If you’ve ever watched a documentary on sharks then you’re familiar with the feeding frenzy.  This is when a school of sharks start to feed on prey.  It can be an attack on a single victim or a school of other fish, but once the feeding begins the energy multiplies over and over as the sharks feed.  Soon the sharks are feeding in such a panic it’s as though they can’t stop themselves.   Now I’m about to compare this activity to the way negative types make friends.

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You don’t like to think of yourself as a Girardian cliché.  Neither do I.  But we like to oversimplify.  Living life on the spectrum takes tremendous amounts of consideration (aka compassion) and tremendous amounts of time (aka love).  But we live on a spectrum.  Nothing is black and white.  Not even when it comes to identity politics and exploitation of Native peoples.

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When I think about creativity, or the impulses to create, and how there is a certain bravery or cowardice involved, I think of forest fires.  You see, my cousins were fire fighters for the Kiowa Tribe of Oklahoma.  I love it when they regale me with stories of their adventures and sometimes these are about disaster relief, like following Hurricane Katrina, and other times they are about fighting large forest fires in Colorado or California.  They tell me, “If the wind catches the flames and rushes the fire toward you, you have to decide:  are you going to run through the flames?”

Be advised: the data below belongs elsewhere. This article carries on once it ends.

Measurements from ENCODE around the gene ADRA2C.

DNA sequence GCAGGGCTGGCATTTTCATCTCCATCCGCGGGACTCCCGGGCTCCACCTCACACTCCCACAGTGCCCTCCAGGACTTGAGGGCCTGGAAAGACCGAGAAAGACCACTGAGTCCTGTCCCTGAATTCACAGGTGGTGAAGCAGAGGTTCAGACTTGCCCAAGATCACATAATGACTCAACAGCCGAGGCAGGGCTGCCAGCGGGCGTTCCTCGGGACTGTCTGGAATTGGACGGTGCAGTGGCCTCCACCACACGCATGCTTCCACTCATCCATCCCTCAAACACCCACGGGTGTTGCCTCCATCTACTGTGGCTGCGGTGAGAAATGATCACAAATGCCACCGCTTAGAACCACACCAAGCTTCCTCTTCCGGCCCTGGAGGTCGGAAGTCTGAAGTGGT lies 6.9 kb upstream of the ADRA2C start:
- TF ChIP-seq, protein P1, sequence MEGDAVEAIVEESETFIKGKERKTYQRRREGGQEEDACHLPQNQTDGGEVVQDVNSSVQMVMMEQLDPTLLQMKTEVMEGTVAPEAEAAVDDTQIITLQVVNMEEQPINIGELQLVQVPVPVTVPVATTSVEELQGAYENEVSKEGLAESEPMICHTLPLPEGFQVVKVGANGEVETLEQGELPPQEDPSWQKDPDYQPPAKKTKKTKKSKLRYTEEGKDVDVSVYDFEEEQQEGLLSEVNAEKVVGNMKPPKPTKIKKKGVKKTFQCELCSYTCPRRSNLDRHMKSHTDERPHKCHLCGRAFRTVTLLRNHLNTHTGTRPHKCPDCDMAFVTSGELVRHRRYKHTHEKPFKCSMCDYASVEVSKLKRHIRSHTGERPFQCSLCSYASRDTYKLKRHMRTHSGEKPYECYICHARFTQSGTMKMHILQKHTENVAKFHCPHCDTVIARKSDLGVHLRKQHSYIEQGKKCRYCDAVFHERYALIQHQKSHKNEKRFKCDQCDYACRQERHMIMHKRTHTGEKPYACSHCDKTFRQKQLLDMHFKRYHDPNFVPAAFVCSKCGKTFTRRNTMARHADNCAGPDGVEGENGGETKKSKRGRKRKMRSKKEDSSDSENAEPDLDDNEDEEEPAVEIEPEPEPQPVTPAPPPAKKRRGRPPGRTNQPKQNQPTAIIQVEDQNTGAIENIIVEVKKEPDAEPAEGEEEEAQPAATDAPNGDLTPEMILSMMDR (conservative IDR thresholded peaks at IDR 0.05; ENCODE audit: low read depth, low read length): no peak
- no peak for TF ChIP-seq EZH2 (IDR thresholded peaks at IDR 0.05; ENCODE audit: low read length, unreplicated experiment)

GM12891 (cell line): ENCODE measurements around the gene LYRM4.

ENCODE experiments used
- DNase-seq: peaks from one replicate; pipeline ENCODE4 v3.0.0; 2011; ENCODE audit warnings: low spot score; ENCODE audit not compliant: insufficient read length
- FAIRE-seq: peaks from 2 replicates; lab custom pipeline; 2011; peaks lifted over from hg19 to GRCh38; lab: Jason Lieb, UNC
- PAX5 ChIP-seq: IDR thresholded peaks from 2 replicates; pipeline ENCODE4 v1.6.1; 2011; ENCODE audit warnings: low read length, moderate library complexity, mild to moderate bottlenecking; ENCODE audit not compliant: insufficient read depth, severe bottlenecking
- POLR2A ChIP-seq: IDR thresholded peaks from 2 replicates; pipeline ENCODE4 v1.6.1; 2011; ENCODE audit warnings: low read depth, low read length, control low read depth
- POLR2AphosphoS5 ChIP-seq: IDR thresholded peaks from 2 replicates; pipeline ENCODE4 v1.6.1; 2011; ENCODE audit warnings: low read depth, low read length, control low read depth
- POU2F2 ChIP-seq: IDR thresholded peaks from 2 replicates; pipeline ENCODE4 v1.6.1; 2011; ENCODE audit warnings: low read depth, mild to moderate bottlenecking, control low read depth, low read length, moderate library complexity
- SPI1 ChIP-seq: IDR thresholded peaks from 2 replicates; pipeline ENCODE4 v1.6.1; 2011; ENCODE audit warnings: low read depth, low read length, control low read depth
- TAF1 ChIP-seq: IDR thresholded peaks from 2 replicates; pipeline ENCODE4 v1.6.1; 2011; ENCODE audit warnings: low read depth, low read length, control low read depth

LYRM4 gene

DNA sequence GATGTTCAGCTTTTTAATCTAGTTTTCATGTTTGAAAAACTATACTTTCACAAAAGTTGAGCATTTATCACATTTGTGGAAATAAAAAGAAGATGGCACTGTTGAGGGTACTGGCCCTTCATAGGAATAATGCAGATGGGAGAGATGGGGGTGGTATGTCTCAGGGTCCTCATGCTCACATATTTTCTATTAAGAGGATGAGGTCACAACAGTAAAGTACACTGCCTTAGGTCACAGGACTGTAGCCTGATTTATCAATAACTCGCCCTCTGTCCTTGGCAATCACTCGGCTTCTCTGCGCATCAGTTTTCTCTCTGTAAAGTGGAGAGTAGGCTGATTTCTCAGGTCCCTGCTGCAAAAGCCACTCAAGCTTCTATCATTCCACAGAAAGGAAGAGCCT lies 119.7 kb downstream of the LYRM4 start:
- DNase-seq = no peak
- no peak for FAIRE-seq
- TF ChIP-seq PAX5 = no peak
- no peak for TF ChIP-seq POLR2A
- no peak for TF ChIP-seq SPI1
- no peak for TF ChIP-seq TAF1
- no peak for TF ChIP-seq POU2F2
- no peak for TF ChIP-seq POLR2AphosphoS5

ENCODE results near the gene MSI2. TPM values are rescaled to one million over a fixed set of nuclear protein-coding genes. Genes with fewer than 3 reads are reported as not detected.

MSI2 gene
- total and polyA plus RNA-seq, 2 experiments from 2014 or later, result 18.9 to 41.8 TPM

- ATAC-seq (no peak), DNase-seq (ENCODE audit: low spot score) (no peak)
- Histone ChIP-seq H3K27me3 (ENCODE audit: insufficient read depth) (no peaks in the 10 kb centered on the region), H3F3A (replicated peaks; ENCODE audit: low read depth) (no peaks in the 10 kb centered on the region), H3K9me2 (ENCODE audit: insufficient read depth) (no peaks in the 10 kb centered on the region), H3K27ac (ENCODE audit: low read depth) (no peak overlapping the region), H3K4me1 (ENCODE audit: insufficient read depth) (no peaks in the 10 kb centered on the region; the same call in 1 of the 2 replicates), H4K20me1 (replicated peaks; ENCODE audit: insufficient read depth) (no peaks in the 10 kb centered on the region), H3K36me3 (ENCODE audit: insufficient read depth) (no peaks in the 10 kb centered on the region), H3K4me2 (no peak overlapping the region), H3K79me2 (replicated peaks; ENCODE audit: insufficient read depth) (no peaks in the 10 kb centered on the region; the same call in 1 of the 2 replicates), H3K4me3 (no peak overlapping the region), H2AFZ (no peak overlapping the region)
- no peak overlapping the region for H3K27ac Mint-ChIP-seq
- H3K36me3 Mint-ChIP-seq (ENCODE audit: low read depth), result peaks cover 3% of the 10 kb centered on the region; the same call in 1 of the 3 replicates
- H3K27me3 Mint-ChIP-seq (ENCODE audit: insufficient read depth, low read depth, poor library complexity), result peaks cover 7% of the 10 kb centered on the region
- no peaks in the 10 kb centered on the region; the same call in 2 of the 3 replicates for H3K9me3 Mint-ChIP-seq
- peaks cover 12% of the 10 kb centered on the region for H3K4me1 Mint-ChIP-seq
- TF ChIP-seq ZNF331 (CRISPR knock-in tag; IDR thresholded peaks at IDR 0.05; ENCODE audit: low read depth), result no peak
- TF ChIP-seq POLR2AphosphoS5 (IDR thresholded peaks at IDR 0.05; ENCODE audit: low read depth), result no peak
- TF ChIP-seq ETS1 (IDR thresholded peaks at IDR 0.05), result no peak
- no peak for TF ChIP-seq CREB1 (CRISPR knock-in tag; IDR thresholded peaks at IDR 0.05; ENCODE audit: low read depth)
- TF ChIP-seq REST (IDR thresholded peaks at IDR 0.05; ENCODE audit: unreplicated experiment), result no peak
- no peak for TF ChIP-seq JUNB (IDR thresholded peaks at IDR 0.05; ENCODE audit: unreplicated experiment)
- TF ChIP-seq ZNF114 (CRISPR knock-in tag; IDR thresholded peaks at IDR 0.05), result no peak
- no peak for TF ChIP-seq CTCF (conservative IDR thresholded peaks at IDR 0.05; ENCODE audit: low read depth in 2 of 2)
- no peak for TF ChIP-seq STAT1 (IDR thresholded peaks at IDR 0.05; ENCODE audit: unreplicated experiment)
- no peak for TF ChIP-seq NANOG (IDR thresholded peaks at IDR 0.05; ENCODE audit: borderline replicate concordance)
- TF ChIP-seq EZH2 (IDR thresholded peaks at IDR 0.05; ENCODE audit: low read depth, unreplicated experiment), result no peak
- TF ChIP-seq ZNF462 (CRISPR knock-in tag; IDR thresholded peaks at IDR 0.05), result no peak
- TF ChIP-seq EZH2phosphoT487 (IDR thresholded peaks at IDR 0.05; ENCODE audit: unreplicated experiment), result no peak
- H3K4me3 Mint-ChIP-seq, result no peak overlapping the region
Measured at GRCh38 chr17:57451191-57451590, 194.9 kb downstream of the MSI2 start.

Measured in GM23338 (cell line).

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There’s a lot of insecurities in our very small Native world.  Native identity is a funky thing.  And people are people and people love power (even the ones who say they don’t).  We hold things over each other.  Sometimes these are purposeful attacks and sometimes we’re just reaching into the dark for anything we can weaponize.   Unfortunately, identity is a bullet if it’s not a bomb and even when people are kind they’ll still use it to cut you.

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